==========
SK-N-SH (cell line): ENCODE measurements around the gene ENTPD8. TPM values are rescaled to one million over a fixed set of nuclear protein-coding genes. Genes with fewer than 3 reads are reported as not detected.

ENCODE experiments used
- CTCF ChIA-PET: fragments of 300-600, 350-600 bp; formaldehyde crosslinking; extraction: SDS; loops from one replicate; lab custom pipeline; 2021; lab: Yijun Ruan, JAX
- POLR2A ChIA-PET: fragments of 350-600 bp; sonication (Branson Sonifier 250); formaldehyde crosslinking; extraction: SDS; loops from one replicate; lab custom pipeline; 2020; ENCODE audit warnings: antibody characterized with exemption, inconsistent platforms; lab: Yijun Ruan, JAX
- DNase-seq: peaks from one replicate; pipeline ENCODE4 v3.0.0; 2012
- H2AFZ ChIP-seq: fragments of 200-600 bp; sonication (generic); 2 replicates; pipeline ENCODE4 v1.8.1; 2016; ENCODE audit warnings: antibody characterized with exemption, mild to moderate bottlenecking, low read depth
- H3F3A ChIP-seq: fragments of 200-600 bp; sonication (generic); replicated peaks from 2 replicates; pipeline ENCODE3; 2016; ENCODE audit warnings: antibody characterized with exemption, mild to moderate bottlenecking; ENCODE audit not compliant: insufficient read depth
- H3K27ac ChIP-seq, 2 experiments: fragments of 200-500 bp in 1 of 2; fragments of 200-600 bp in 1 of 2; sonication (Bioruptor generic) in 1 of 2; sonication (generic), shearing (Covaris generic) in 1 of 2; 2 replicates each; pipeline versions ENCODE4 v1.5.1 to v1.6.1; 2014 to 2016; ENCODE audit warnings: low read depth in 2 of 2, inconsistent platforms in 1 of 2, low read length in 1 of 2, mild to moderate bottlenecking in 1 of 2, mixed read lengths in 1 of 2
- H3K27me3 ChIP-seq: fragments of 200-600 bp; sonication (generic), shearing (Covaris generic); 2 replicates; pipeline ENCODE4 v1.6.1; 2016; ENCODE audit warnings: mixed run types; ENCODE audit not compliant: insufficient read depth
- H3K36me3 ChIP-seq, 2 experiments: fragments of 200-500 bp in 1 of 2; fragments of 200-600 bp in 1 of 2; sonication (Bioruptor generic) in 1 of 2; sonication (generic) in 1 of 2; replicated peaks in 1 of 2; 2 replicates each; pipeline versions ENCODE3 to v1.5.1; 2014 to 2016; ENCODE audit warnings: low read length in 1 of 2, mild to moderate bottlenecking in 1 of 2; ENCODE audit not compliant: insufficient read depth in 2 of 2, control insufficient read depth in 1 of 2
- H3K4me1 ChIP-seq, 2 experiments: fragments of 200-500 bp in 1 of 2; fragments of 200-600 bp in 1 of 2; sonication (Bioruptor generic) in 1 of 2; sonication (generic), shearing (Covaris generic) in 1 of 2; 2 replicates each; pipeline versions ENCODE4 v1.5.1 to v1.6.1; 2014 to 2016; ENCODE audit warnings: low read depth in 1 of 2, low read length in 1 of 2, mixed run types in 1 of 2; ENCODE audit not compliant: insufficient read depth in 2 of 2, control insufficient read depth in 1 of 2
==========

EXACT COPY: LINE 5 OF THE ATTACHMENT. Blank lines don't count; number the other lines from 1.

- DNase-seq: peaks from one replicate; pipeline ENCODE4 v3.0.0; 2012